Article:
Saturday, February 4, 2012

A couple of DVDs and their commentaries

Two independent features, Acne and Swoon

Several years ago, I saw a movie called Acne. A spoof of a 1950s horror movie. It might have been better if the auteur hadn't set out to make a horror movie with no violence. Horror movies necessarily have to contain horror.

I listened to the commentary on the DVD. It was the director and a couple of the actors.

What they said in the commentary should be a warning to anyone who wants to direct.

At one point, the director said that when the time came to direct this, his first movie, he suddenly realized that he had no idea how to direct a movie.

"The key is organization," one of the actors said sardonically.

The movie cost $38 thousand if I remember correctly. It took four years to film. Apparently this was because the director kept filming and filming and filming on every scene in the movie. He didn't know when to stop. They were on location filming a scene. They kept filming re-takes and coverage and then more retakes. The special effects guys who did the latex make-up finally lied to him and told him they were out of latex just so they could go home.

No one was paid. One person died during the years it took to film it.

One scene was filmed in a convenience store. The place closed at 10 p.m. and the film crew moved in to start filming. It was a simple scene, a minute or two long. Some youth go into the store and get food that contributes to their acne.

For some reason, this scene took all night to film. They started at ten p.m. and didn't leave until after the sun came up. The store owner, who had been up all night, went to the director to be paid. The director handed him twenty dollars.

"Is that all this was worth?"

The director gave him the rest of his money, about a hundred dollars. He laughed in the commentary that they had probably eaten more than that much merchandise during the filming.

And the worse thing. They had a scene. A "funny" scene. There's 12-year-old kid. The director used to babysit him. In the scene, two teenagers are standing over him and each vomits on him. And they shot re-take after re-take.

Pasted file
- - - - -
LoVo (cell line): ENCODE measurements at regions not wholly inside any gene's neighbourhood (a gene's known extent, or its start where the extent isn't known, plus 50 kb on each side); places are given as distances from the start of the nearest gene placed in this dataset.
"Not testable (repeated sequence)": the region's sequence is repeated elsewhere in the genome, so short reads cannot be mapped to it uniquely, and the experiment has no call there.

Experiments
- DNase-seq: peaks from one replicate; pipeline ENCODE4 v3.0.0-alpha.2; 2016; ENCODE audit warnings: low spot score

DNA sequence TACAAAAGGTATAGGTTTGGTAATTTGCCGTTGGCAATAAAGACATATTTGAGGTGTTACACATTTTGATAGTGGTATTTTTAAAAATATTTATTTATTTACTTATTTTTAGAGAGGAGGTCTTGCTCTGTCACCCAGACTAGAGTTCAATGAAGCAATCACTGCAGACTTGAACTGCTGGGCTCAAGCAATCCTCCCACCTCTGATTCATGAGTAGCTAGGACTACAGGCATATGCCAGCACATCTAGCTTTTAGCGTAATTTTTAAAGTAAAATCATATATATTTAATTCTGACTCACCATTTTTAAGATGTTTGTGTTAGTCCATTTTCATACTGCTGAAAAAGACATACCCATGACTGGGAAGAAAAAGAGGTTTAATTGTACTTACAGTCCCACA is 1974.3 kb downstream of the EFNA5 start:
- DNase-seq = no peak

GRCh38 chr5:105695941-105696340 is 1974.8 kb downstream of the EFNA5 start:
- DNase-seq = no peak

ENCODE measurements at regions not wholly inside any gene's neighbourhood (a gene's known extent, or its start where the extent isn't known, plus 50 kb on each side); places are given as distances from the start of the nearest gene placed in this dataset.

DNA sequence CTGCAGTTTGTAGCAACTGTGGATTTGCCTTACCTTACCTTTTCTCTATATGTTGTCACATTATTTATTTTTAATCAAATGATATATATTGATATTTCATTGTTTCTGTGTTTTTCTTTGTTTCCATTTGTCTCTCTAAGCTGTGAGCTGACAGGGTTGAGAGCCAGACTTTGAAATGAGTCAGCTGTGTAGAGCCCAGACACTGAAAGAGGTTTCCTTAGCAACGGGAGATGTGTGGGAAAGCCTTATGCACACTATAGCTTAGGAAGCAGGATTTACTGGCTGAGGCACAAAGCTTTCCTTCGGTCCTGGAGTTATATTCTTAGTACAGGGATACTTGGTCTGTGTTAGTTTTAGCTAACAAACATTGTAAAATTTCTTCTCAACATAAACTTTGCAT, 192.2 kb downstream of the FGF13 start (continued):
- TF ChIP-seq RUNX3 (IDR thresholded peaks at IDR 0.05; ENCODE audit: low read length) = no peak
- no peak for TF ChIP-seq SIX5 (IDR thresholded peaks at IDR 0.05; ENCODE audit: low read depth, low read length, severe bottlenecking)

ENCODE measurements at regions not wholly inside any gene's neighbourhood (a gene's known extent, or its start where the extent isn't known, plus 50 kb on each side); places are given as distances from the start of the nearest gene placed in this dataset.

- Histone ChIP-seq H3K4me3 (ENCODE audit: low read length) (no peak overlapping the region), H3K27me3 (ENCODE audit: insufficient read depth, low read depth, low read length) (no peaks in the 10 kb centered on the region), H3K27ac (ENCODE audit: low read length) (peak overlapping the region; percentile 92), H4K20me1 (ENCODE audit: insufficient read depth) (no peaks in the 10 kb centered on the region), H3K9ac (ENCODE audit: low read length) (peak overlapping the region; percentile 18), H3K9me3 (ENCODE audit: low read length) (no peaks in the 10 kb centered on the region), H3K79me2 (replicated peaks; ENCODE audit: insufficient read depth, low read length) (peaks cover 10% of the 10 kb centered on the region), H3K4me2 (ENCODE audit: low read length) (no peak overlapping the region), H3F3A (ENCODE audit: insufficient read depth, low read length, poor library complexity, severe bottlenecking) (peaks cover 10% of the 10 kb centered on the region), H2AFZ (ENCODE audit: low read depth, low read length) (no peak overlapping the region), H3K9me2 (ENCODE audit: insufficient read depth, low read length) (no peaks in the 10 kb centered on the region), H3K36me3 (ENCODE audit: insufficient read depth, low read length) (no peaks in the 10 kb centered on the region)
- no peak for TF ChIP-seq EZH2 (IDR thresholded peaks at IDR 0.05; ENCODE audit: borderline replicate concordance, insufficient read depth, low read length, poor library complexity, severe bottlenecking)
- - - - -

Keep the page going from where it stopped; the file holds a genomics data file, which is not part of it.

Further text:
In another scene, the camera was rolling.

"Start talking!" the director yelled.

"What am I supposed to say?"

"I don't know. Just start talking!"

That footage was left out of the film.

They also noted that one of the actors had paid for the surplus military uniforms in the movie but had never been paid for them.

I wonder what the movie would have cost if the director had used his time more wisely.

I had also watched the movie Swoon, about the Leopold and Loeb case. The film was part of the new gay cinema, made in 1992. The two scrawny teenage thrill killers, Nathan Leopold and Richard Loeb, were played by a couple of thirtyish actors, one stereotypically gay, the other a healthy, strapping stereotypical hetrosexual.

According to the commentary, the director, on at least one night of filming, had the opposite problem the Acne director had.

They were filming a scene. I think it took place right after the murder. The director got tired and wanted to go.

"You didn't get what you needed, did you?" the cinematographer said.


"Well go back and get it!"

He went back and filmed until he got the footage he needed.

They talked about the child actor who played murder victim Bobby Frank, the fourteen-year-old whom Leopold and Loeb lured into their car and killed. He would be 102-years-old if they hadn't gotten to him.

The director was trying to be very sensitive not wanting to traumatize the poor boy. He's was hit over the head, dragged over the front seat of a car into the back seat and beaten and choked to death. The director wanted to be very gentle with him. But the kid didn't care. He was having fun! He wanted more blood! The kid's mother stood around waiting. She didn't care either. This sort of stuff is traumatic for the adults, but kids love it.

Maybe the kid in Acne liked being puked on. If he did, they didn't say so in the commentary.

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